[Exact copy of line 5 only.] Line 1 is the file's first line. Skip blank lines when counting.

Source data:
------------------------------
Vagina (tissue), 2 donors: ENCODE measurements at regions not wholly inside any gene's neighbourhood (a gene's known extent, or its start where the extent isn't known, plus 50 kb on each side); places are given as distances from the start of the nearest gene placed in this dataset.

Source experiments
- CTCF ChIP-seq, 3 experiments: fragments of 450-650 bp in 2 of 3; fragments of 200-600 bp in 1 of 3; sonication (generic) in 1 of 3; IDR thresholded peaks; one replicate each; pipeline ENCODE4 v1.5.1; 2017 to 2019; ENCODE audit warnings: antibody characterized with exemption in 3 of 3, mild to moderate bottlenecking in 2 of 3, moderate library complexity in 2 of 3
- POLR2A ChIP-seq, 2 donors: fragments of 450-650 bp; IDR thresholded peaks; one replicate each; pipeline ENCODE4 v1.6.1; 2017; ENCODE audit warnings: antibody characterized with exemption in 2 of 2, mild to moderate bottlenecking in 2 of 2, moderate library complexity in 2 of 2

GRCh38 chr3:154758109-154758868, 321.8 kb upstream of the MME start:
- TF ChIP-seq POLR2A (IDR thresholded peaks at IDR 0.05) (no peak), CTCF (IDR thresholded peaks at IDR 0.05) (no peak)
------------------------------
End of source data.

GRCh38 chr3:154758109-154758868, 321.8 kb upstream of the MME start: